Call for farm insurance backing

Jo FulwoodThe West Australian

Affordable multi-peril crop insurance is back on the national agenda with the formation of a grains industry working party that will attempt to entice more insurance providers into the agricultural space.

But industry leaders and farmers say government involvement is the key to the long-term success of any viable insurance program.

Despite the introduction of Latevo International's Certainty Insurance earlier this year, many farmers still believe multi-peril crop insurance is too expensive to be of any value to their business.

The Certainty Insurance product is underwritten by Allianz and provides crop income insurance protection in times of frost, flood, drought or other designated perils.

Some industry commentators say greater competition in the industry is essential for these types of products to be affordable in the long-term.

An industry meeting in Melbourne, which culminated in the formation of the working party, heard the biggest impediment to a broad-based insurance scheme was the lack of agricultural production data available to re-insurers.

The new working party, chaired by NSW Farmers president Fiona Simpson, hopes to overcome previous barriers, and instigate a program that will protect farmers against drought, flood, frost and market risk.

Muntadgin farmer Jeff Hooper believes a commitment by the Federal Government to become involved in multi-peril insurance for Australian farmers is essential for products to be viable for the majority of growers.

"To me it would be a sign that they are interested in the industry and they want to see a strong, viable industry," he said.

"I'm very supportive of multi-peril crop insurance, and I believe what we have at the moment is a good start, but I want to see it work for all growers in the long-term."

Mr Hooper, who was involved in holding grower forums to discuss the issue, says Australia needs to look to other countries that have developed insurance products of this nature.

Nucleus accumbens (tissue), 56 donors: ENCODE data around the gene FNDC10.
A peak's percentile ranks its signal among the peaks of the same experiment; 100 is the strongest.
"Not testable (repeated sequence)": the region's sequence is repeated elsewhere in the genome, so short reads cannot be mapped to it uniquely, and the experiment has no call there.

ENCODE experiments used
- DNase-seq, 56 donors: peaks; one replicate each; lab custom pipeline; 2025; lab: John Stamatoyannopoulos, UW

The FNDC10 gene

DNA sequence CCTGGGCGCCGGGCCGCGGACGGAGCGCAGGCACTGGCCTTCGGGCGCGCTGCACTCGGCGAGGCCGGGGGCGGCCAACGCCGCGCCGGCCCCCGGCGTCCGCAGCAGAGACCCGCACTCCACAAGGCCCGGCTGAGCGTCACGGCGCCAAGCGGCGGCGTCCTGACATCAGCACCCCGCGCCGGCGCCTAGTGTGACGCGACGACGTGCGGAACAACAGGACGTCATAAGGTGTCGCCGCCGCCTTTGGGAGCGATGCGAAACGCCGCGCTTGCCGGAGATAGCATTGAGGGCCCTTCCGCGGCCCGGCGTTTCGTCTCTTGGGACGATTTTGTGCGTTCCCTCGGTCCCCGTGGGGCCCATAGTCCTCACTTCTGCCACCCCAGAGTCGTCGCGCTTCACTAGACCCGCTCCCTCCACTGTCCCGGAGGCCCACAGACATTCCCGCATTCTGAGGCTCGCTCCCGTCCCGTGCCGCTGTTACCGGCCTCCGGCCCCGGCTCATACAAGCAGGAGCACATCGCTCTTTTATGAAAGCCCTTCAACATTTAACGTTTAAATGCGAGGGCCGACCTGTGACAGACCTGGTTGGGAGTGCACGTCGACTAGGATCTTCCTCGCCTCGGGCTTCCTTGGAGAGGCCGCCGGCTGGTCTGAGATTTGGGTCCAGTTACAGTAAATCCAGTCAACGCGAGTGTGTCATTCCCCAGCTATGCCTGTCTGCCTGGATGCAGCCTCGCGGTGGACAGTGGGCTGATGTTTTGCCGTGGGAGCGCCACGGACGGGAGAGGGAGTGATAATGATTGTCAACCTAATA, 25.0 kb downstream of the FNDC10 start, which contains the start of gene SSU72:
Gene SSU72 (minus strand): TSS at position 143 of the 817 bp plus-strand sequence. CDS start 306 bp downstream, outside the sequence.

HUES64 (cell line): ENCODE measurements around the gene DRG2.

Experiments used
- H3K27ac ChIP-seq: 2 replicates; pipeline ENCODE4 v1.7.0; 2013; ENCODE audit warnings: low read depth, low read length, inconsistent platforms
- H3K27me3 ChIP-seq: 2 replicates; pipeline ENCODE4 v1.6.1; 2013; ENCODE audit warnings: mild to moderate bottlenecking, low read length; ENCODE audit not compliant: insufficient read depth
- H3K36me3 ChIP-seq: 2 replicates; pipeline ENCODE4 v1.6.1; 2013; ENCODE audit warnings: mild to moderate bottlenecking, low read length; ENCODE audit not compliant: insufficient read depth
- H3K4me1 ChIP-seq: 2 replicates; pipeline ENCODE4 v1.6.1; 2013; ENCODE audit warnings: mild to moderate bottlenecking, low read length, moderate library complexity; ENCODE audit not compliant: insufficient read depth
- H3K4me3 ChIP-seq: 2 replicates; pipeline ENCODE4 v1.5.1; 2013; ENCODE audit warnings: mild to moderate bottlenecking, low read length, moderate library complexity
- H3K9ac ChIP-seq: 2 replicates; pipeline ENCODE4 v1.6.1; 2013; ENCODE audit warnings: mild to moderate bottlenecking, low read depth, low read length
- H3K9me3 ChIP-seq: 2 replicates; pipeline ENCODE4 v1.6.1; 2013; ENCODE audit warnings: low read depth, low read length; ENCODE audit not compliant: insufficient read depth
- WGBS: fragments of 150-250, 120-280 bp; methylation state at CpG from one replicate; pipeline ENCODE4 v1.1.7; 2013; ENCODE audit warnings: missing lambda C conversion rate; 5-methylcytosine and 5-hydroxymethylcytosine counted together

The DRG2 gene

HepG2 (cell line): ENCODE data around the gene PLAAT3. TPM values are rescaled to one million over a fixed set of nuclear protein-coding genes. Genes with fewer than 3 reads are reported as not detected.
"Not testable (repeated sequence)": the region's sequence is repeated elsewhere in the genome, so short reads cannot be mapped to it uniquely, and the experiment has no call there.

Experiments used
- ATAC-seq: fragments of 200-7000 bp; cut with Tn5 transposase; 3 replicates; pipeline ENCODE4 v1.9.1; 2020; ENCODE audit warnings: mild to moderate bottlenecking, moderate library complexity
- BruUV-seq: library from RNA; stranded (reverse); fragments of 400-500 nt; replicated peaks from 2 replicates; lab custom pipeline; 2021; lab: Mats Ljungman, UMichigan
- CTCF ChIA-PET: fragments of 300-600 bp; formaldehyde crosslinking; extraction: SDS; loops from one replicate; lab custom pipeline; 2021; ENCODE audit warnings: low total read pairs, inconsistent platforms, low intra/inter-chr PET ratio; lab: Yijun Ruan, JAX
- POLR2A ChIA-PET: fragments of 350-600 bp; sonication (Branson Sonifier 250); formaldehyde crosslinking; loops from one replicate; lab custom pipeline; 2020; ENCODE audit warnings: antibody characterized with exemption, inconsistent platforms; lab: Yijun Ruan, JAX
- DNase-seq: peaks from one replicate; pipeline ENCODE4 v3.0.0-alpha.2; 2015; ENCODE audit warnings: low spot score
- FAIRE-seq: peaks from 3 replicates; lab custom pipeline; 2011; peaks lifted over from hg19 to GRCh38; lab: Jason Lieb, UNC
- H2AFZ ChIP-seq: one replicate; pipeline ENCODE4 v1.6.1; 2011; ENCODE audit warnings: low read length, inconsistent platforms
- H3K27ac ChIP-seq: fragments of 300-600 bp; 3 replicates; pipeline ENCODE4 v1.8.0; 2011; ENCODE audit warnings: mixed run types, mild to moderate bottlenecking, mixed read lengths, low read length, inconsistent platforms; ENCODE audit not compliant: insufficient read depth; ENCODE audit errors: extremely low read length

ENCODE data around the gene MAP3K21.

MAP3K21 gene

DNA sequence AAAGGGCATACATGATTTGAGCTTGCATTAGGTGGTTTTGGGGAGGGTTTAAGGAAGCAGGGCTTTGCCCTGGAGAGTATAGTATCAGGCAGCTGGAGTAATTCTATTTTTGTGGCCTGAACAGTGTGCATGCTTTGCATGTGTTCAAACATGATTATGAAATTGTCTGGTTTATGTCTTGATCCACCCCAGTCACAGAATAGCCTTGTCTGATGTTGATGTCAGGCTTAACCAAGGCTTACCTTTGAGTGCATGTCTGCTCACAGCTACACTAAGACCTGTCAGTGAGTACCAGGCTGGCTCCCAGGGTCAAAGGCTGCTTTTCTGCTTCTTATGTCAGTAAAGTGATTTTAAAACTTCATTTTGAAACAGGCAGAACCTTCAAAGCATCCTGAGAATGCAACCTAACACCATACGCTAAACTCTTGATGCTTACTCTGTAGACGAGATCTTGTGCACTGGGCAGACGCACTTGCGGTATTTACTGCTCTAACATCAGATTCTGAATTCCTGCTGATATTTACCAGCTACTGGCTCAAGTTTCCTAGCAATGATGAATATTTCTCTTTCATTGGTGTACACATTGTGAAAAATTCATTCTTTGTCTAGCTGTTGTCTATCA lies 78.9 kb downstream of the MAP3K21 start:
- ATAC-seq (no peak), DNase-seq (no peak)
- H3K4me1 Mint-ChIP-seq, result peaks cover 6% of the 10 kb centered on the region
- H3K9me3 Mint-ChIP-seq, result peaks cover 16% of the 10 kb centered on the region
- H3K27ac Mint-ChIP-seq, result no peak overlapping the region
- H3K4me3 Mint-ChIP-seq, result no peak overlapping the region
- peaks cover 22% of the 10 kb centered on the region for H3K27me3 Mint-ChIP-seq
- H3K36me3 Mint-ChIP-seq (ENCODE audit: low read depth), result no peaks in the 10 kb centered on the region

"In other countries, the government seems to actively promote risk mitigation insurance as a tool to protect income, so in that respect I would certainly like to see government involved," he said.

According to Grain Producers Australia chairman Andrew Weidemann, Australian farmers need more than the Government's adhoc drought and flood relief provided to growers in exceptional circumstances.

"There must be, and is, a better way to provide a functional, objective and viable mitigation of normal production risk to improve the financial resilience of the agricultural sector," he said.

WAFarmers Grains Council senior vice-president Duncan Young, who attended the industry meeting in Melbourne, believes both government involvement and increased competition were critical for any multi-peril scheme to work.

"For things to happen in the future there has to be competition in this space, and for competition to occur there has to be a willingness for the re-insurers to come out and participate in the agricultural industry in Australia," he said.

"The reason why other countries have multi-peril insurance is because they have government backing, and that includes Canada.

"All around the world, all the countries that have it have some form of government backing."

WAFarmers president Dale Park called on the Federal Government to invest in market mechanisms such as multi-peril insurance that would be usable for all growers.

"Exceptional circumstance programs have not worked for WA in the vast majority of cases and the exceptional circumstance funding that the Eastern States used to know is not going to be what they get in the future," he said.

"What the Government should do is put the money that they are putting into drought relief into market mechanisms that growers can actually use and we would all be better off."

In 2011, an attempt by CBH to launch a multi-peril crop insurance scheme in WA backed by Willis Australia, fell flat.

According to a CBH spokeswoman, the uptake by farmers was too small to make the product viable.

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